Recently I received an e-mail from Fiona Smith, Work Space Editor of the “The Australian Financial Review” who wanted to interview me about the Workplace Attitudes Test. We scheduled a call for 4:00 pm in Washington, DC two days later. When I got the call I said, “Good morning, you’re up early,” and she seemed pleased that I knew that there was a 17 hour time difference. I try to sound moderately intelligent with reporters and invariably nice because I remember the quote, “Never argue with a person who buys ink by the barrel.”
Fiona Smith was very nice (I hope you read this Fiona) and was writing about some companies in the Australian workplace where jerks and bullies are less tolerated than they used to be. Her article is entitled “Now be nice – there’s no place for bullies” and it is in The Australian Financial Review, June 17, 2008. She starts her article by saying, “At Arup Australasia, there is a ‘no dickheads’ policy. If you can’t treat others with respect, you won’t be tolerated.”
She is quoting the managing director of this engineering consulting firm, Robert Care. Robert, I couldn’t have said it better myself. The article goes on to cite examples of intolerance for intolerance, or as the fine folks down under might say “We are not going to dick around with dickheads.”
Then Fiona went on to describe how to identify these people and she got to me - well, what I mean is she got to my Workplace Attitudes Test. The following four paragraphs are from her article.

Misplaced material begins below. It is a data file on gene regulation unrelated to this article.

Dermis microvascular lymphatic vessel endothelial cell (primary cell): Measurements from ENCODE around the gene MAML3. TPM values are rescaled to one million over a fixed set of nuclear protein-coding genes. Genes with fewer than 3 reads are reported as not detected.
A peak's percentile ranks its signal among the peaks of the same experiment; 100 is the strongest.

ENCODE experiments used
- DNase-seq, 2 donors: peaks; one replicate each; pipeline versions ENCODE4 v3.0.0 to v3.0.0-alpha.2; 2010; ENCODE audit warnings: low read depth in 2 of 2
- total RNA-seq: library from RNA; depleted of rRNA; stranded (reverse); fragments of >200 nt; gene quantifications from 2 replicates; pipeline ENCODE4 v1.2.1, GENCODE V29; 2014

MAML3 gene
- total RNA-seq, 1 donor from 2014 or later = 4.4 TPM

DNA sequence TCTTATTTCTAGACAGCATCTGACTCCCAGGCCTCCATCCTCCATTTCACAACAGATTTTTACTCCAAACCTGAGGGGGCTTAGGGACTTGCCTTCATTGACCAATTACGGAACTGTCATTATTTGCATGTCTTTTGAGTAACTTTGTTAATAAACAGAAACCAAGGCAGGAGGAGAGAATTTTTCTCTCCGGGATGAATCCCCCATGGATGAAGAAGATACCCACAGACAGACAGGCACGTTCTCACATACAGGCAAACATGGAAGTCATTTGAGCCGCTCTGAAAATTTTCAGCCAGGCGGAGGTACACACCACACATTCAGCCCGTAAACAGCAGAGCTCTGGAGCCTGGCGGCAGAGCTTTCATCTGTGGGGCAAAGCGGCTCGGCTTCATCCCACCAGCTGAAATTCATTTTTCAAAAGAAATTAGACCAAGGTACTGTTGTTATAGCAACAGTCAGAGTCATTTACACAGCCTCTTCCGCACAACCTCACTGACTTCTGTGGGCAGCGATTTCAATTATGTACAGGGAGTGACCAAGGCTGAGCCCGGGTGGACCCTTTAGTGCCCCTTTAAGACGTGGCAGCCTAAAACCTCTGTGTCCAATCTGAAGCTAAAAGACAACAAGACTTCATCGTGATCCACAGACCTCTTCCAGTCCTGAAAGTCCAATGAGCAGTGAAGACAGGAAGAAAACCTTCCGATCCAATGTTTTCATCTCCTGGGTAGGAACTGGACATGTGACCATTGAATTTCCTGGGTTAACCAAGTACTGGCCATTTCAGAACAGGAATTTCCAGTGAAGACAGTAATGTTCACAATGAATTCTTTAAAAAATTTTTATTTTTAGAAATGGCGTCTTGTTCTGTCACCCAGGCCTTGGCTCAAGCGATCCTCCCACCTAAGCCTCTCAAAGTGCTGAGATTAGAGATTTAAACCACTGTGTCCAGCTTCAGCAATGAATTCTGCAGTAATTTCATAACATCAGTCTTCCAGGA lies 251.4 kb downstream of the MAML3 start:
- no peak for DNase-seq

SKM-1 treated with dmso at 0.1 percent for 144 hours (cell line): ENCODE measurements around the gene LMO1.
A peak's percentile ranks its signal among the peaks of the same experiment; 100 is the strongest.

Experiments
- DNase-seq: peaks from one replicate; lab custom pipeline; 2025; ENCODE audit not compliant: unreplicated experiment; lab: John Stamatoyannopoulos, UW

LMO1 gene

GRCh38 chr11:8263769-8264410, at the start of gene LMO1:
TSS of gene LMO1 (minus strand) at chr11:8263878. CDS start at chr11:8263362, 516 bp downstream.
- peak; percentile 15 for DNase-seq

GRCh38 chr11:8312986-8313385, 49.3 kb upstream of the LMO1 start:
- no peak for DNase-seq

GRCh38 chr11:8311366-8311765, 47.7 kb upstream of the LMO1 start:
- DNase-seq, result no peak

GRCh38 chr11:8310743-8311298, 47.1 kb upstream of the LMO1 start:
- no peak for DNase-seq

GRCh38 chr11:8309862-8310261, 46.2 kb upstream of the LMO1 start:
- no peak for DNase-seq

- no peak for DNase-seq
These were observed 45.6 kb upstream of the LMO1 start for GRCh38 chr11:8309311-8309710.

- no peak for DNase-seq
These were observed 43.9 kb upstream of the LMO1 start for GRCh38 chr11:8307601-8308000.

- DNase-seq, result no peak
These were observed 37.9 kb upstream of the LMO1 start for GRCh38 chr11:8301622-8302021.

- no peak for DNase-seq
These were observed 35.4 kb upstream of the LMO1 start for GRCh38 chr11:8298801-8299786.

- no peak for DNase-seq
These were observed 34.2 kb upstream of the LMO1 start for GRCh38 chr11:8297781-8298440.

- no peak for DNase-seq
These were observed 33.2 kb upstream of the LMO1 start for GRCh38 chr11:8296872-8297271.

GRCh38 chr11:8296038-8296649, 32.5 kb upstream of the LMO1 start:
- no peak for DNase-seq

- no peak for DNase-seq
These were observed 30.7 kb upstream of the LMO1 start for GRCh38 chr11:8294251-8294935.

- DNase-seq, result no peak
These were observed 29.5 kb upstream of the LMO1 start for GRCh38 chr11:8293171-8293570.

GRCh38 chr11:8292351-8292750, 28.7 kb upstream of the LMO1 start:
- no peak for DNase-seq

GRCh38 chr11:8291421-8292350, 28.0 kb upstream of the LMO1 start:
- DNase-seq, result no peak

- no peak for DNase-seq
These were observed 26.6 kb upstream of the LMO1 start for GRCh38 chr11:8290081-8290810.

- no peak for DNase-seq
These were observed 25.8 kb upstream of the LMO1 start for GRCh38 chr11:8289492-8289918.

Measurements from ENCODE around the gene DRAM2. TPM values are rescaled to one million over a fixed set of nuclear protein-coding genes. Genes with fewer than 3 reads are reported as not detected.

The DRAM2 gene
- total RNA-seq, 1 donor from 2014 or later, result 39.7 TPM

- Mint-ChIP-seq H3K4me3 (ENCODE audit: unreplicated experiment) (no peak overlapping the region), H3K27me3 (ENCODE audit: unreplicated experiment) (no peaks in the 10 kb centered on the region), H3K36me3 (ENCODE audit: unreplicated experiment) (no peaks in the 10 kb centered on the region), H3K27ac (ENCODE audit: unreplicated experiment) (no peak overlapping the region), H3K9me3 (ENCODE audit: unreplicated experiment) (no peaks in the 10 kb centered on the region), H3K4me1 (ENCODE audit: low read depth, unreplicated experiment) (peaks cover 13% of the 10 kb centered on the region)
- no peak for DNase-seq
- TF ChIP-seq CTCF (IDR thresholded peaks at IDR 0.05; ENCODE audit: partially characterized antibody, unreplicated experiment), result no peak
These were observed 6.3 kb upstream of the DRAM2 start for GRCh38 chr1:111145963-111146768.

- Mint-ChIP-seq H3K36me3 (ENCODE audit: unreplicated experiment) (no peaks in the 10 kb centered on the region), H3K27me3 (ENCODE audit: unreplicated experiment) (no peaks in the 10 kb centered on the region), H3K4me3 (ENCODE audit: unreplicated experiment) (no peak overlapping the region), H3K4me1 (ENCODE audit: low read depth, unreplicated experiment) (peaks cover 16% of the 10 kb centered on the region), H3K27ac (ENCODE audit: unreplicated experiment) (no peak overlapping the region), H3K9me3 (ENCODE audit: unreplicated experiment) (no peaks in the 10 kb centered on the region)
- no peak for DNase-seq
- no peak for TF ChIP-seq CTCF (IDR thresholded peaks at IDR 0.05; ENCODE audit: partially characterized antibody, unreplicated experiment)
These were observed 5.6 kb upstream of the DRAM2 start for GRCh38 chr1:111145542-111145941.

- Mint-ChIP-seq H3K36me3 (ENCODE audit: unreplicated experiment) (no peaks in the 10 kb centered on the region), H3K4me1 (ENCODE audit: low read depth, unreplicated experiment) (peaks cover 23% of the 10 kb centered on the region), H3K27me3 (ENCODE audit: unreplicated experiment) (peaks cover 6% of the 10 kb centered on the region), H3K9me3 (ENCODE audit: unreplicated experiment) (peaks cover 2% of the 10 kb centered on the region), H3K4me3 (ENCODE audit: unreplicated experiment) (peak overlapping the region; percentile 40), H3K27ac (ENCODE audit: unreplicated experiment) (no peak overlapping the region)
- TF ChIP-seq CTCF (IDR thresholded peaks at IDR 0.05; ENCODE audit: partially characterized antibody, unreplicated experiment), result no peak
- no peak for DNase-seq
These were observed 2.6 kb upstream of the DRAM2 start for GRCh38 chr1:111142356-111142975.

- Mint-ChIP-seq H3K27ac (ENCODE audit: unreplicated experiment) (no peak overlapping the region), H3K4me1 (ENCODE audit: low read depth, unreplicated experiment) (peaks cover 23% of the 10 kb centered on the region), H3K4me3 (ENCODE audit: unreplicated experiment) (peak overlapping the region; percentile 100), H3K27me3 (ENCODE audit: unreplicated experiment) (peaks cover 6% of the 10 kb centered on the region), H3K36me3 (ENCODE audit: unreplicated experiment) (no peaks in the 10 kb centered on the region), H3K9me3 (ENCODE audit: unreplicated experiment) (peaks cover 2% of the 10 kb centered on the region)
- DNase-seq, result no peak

“There are many consultancies offering psychological testing to make sure that new recruits will fit into the culture of their new employer, but one company in the U.S. is selling a test specifically targeted at weeding out jerks.
The president of Allegiance Research Group, Dale Paulson, says his Workplace Attitudes Test has not yet been picked up by the big corporations – ‘HR people are not as receptive’ – but is proving popular with small businesses, franchises, associations, and even a policy academy.
‘About ninety percent of problems come from ten percent of employees – people who have chips on their shoulders’ he says. The 45 question test, developed nine years ago, is very effective at the lower levels of the organization and for supervisors, he says, but, realistically, is unlikely to be used at the top of the organization. ‘If you are making ten million dollars you get to be a jerk’ he says.
But wouldn’t people with a history of difficulty working with others be tempted to lie about their attitudes in a test? ‘No, they are actually proud of their attitudes. They come in and say things like, ‘it’s a dog eat dog world,’ ‘you can’t trust anyone,’ and, ‘if you step on my toes and you don’t apologize you are going to get broken toes.’ he says.”
And so folks, I’m here to tell you that in addition to shrimp on the barbie and Foster’s beer, there are jerks in Australia, except they are generally referred to as “dickheads.” See http://www.workplaceattitudes.com/.